Agriculture Model

Hira Lal Sunar at his agriculture model in Mathillo Dhand

The project’s overarching goal of promoting sustainable development in Dhungentar involved engaging the locals as stakeholders in their own livelihood betterment. Hence, helping a local build an agriculture model with an integrated farming system capable of generating income was deemed to be a suitable catalyst for wider community action and replication. Hira Lal Sunar, a project beneficiary residing in Mathillo Dhand, was identified as a champion who would be committed (financially and physically) to this venture. 

The principal aim of building this model was to help others in the community realise the benefits of implementing innovative and tested methods of agricultural production, thereby encouraging them to adopt the same technologies. The 20 ana (6,845 sq. ft.) model farm used an integrated approach to livelihood improvement through increased and diversified farm yield and effective resource management.

This approach involves using the by-products of daily household or farming activities as inputs for other farming activities. For instance, harvested rain water and household waste water collected in a plastic-lined pond can be used for drip-feed irrigation. Hira Lal Sunar’s agriculture model exhibits different methods for the optimal use of water (plastic-lined pond, drip-feed irrigation) and recycling of farm waste for agricultural production. The model offers diversified sources of income, ranging from organic farming in a multi-crop system and floriculture to systematic fishery and beekeeping—which allow for economic security and further growth.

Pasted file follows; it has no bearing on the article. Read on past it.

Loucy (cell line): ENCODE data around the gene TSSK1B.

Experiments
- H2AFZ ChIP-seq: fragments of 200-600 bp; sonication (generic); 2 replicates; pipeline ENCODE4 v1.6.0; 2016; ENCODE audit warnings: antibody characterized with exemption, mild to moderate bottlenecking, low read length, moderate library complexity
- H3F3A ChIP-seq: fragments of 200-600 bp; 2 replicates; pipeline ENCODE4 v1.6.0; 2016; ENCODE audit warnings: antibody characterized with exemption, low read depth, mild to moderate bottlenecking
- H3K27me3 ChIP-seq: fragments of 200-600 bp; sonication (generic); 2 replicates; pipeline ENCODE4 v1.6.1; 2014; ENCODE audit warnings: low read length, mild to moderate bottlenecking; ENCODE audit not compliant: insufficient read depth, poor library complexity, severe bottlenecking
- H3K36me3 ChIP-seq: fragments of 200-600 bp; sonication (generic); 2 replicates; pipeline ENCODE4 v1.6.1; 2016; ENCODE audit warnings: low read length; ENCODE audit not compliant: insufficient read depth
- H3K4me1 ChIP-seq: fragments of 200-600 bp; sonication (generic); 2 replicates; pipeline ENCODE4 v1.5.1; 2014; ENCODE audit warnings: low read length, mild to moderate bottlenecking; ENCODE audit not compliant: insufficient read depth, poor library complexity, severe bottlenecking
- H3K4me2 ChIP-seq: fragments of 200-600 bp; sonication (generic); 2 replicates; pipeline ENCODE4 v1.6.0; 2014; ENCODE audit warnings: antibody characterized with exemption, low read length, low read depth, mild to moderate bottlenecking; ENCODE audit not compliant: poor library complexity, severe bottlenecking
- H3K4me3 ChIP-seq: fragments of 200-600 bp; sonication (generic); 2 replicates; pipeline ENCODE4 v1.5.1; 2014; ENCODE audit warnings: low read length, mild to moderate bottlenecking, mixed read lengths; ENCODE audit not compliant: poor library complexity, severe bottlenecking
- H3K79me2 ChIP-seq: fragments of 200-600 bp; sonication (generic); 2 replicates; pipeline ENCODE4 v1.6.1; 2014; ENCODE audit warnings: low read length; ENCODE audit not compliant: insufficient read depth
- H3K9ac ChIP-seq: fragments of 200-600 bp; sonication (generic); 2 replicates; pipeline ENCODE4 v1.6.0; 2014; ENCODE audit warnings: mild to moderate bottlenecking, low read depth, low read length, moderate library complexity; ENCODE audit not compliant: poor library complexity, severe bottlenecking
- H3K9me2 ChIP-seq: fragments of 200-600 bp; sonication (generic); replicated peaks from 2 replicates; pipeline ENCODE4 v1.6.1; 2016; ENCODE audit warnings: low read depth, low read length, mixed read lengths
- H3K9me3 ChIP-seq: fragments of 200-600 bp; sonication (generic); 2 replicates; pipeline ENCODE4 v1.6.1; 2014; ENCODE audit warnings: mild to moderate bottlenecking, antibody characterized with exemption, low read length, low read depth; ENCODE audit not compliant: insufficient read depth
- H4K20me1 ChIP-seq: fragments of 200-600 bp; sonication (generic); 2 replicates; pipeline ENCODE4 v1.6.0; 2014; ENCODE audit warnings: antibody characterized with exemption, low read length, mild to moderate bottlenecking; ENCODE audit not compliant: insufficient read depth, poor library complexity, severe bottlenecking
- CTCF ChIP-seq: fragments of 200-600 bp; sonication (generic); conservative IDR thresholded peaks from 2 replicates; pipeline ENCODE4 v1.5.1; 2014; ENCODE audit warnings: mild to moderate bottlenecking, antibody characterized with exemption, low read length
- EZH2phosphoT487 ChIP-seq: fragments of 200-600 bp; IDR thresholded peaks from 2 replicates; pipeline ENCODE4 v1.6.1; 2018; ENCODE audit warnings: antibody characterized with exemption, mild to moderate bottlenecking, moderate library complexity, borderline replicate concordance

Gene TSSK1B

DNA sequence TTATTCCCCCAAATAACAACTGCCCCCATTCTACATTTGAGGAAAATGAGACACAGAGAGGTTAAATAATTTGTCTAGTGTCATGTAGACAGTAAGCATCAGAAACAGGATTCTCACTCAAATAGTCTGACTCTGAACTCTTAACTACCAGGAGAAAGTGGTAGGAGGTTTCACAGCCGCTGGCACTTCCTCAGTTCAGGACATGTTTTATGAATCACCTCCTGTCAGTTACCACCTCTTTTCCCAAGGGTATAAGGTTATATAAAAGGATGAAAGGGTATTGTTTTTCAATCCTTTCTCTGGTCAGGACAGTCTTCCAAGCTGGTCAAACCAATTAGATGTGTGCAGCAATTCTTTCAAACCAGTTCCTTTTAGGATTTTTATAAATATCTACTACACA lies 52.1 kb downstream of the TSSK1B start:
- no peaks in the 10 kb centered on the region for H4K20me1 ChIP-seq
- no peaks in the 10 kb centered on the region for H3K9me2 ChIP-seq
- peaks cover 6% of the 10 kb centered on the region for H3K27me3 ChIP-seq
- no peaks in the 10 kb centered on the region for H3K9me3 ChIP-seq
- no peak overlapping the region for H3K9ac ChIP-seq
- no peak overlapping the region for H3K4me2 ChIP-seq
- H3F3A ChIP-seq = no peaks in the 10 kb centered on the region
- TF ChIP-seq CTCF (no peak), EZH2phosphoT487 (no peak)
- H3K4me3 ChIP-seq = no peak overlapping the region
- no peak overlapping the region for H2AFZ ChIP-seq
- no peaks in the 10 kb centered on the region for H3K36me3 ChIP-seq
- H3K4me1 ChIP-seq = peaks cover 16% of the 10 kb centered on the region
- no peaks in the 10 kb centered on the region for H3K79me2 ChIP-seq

Sunar’s agriculture model will hopefully act as a springboard for community-wide implementation of innovative, modern agricultural technologies that can improve livelihoods and help build a resilient mountain village.

Hear from the people 

"I used to be away constantly for construction work. But after the earthquake struck and my little daughter was diagnosed with a heart condition, I wanted to work closer to home. I got the opportunity to work on the plastic tunnelling installed in the project’s model house. I was quite impressed with what you could do with it, so I was readying bamboos to construct my own. Then, as luck would have it, the project approached me. They said they’d help me in creating a modern farm in my land. But they also warned me that I would need to work hard. And so I did. You have to slog if you want something to be good, don’t you? We started with a plastic tunnel, we kept adding new systems, and now we’ve got something the whole village can learn from. They come to me for advice now! And I tell them what I’ve learned: you need to care for each sapling like you would your children—like everything depended on it. And you need to learn from learned people and work hard. Anything will grow then."
- Hira Lal Sunar, Mathillo Dhand

Gallery

The first plastic tunnel in Hira Lal Sunar’s agriculture model being set up 
Hira cutting hay for the mushroom tunnel, with the completed plastic tunnel and drip-feed tank in the background 
Shanti, Hira’s wife, feeding fish in the plastic pond
Mixed-cropping system in the plastic tunnel
Mushroom sprouting inside the mushroom tunnel 
Harvested rain water pours into the fish pond
Hira observes his beehive